Ender’s Game arrived on bookshelves from (recently controversial) author Orson Scott Card decades ago, and witnessing its jump to the silver screen, one has to pause and marvel at the foresightedness of the novel. From the use of email in his story to the idea of preemptive war to push peace, Card’s world is quite prophetic -- and one heck of a pulse-pounder at that.
And right off the bat, we must also say to all those fans of the book, writer-director Gavin Hood does an impeccable job of bringing the best parts of the book to life.
Asa Butterfield is Ender Wiggin, the third child in his family to try to make it to an elite training program that takes young, raw talent and tries to mold them into space battlefield commanders. See, the Earth was attacked by aliens decades before our story starts, and they took us to the brink of extinction. But we fought back and drove the enemy away, only to live the next several dozen years absolutely sure they would return for more death and destruction.
It is determined that the video game-savvy youth are our best hope of defeating this enemy so the governments of the globe spend years and billions building training facilities and weapon systems geared at turning our youngest into our mightiest.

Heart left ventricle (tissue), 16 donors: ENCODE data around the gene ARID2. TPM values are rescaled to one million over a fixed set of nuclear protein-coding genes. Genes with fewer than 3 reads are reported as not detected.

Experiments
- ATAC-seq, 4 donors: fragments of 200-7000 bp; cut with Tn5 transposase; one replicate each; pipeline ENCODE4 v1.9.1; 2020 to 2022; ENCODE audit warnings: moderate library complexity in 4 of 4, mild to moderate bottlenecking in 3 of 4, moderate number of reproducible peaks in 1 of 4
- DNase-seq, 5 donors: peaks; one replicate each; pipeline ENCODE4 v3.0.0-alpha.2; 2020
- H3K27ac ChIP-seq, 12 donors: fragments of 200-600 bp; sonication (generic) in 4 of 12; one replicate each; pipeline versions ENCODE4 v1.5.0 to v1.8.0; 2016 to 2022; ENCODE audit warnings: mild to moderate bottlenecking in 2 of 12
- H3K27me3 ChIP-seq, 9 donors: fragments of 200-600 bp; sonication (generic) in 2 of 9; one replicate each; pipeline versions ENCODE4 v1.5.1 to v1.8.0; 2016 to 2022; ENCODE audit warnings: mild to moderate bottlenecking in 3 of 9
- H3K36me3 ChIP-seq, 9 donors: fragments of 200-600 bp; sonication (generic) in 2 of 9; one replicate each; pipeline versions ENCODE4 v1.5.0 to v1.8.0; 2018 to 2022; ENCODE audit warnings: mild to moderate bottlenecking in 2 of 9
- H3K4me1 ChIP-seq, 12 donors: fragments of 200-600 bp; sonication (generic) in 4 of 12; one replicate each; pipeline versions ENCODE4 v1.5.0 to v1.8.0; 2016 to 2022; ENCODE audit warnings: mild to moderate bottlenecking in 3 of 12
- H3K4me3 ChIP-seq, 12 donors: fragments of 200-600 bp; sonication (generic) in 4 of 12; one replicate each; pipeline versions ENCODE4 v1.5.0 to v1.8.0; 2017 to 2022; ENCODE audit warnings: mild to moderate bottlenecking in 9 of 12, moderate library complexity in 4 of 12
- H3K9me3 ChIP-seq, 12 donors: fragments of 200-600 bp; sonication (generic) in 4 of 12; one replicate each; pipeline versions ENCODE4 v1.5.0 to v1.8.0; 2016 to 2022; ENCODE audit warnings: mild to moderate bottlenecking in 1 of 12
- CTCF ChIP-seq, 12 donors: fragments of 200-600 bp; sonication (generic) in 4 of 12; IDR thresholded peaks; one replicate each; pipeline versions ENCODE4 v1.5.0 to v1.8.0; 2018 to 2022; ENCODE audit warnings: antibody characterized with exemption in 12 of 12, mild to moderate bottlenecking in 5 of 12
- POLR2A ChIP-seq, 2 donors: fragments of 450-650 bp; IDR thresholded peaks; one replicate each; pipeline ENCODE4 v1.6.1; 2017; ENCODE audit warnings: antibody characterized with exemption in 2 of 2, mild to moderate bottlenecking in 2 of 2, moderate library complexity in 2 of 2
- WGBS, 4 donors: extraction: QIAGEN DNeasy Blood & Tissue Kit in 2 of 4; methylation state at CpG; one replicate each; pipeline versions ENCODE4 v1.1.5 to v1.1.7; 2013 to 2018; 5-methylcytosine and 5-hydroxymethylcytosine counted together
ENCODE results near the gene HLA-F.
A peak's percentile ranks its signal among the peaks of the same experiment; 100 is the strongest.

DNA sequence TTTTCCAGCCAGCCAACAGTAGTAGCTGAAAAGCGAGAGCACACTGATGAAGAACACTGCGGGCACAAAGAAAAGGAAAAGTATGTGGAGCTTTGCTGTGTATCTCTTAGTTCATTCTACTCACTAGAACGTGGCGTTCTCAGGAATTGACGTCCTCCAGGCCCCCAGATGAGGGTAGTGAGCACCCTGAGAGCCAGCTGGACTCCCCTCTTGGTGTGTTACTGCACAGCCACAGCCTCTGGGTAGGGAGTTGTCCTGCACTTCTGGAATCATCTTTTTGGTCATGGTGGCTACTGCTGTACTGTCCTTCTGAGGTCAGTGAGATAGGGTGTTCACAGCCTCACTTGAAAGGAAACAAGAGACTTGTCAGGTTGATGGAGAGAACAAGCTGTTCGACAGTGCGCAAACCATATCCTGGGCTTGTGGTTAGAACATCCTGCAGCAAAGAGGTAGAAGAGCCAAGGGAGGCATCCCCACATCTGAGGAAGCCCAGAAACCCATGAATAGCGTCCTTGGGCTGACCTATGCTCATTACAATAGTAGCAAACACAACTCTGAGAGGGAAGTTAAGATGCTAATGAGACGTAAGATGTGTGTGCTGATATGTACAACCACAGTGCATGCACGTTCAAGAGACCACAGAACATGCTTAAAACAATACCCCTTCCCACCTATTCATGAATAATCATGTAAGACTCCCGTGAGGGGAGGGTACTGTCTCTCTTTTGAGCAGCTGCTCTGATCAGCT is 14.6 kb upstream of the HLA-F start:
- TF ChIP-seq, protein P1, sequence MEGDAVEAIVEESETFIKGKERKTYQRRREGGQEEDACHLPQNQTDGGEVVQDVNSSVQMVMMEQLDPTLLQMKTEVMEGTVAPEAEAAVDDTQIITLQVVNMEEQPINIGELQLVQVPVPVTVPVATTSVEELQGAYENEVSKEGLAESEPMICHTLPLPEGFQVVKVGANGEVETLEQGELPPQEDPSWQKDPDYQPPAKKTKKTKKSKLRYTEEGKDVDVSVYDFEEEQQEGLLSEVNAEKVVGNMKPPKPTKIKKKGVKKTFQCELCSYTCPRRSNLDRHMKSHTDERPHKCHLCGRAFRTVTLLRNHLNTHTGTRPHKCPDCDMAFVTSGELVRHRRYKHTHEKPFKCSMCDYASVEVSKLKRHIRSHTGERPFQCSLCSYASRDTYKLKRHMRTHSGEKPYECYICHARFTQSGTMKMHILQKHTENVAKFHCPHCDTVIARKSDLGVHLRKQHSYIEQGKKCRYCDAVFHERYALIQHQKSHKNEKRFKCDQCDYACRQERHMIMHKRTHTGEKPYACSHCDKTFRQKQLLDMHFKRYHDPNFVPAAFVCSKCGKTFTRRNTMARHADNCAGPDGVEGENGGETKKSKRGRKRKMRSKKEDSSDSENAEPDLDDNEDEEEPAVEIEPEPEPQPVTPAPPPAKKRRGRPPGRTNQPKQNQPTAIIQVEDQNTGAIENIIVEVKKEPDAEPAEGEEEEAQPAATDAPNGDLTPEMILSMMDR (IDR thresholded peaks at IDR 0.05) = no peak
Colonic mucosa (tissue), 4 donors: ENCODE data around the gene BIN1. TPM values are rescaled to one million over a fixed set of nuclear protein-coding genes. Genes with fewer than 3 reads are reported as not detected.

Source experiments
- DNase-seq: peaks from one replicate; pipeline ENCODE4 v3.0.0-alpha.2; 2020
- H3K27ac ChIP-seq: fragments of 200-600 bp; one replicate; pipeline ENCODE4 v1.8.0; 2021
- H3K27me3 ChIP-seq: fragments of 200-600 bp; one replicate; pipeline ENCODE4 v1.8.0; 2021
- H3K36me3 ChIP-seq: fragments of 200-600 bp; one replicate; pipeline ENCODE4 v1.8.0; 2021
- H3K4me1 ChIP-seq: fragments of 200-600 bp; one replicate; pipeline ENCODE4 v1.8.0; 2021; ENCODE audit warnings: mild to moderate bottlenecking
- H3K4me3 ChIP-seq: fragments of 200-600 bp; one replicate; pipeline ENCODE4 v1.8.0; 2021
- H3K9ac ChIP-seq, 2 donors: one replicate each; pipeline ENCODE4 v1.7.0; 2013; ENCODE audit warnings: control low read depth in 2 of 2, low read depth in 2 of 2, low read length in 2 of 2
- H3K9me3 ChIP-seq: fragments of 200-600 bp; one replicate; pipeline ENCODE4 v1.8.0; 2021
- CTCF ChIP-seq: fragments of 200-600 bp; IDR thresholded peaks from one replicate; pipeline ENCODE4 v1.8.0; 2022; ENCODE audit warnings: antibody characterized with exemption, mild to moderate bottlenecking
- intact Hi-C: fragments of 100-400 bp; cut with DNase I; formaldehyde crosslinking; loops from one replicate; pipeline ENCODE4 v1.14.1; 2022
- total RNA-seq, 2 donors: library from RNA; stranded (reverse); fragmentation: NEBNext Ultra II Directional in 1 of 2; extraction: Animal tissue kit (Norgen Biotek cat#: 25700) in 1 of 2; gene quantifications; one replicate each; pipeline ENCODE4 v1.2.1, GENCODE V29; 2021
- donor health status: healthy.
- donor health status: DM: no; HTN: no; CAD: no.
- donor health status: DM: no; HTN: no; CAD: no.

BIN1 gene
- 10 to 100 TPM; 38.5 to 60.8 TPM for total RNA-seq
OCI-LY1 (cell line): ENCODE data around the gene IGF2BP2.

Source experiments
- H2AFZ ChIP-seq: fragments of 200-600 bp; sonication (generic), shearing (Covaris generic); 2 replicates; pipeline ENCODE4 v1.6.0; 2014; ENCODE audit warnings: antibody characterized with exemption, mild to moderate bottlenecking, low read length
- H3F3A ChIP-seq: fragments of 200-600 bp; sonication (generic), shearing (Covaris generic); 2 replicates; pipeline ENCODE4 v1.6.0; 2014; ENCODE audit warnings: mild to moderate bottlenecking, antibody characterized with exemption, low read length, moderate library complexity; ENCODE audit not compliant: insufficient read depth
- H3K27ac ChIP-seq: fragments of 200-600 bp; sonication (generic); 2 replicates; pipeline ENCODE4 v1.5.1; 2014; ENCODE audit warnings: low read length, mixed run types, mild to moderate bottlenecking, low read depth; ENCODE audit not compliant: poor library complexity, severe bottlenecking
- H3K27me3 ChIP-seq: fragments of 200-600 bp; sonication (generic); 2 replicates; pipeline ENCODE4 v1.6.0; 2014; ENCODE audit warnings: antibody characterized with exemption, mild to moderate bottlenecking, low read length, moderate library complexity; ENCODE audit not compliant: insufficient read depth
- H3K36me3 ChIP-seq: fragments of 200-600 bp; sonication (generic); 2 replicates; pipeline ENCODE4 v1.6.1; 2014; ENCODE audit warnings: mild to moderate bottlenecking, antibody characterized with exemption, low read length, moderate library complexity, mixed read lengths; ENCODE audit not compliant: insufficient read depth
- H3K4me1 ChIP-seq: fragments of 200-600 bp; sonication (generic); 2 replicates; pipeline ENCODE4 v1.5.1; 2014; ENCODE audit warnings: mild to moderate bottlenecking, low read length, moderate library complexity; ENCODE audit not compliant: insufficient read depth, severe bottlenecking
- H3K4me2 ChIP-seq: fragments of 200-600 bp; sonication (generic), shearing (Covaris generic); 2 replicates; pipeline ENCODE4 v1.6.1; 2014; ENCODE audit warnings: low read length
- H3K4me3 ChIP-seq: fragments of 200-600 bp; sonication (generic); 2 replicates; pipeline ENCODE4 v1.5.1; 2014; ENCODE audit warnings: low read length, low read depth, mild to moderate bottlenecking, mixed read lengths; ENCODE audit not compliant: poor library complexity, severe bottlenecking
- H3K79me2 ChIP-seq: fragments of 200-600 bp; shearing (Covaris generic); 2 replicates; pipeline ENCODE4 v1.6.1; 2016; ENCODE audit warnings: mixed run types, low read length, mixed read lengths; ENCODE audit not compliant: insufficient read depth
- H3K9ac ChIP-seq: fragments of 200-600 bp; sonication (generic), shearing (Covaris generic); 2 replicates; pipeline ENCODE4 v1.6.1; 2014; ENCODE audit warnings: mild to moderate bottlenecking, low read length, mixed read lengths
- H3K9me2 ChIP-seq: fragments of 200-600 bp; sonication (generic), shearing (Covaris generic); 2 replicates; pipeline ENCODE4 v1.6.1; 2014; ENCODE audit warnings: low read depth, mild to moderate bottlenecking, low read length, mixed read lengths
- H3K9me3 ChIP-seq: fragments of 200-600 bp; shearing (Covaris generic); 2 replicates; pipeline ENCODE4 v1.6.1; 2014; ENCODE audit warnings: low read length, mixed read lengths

Ender shows promise, so believes Colonel Graff (Harrison Ford) -- although his lead counsel (Viola Davis) believes he is pushing him too hard and thinks it may be a mistake to put all his faith in this one cadet.
Our young hero is put through a series of games, tests, classes and endless studies and challenges with his fellow military trainees (including a stellar Hailee Steinfeld as Petra Arkanian). All are meant to test the mettle of these boys and girls because the leaders of the world only see a countdown clock to an absolute certain war.
Hood has crafted a world that took him almost four years to create and it shows on every frame. The attention to detail is impeccable and that includes an equal salute to its production design and casting. Ford has said that he would wait for the right part in the right movie to return to space for the first time since Star Wars. And he has it on both fronts with Ender’s Game. He is firm, loyal, fatherly, but in the end… all he truly cares about is the survival of the human race. And he firmly believes that Wiggin is “the one.”
Davis is also spectacular, and so is Ben Kingsley… although to tell you who he plays would be a huge spoiler! Both bring gravitas to the film that gives it credence beyond what some might simply call a young adult story.
And then there is Butterfield. This film works or fails based on how he handles the uncanny arc of a character going from impish and intelligent boy to fierce commander who can order actions in war that could claim thousands of lives.
Our Ender’s Game review can firmly state that this is a “young adult” novel brought to the big screen that truly has multigenerational appeal. Mothers, sons, fathers and daughters will all have plenty to talk about on the ride home as the film is the rare cinematic experience that can be all things to all people. And the fact that it is unrelenting in its building suspense does not hurt things either.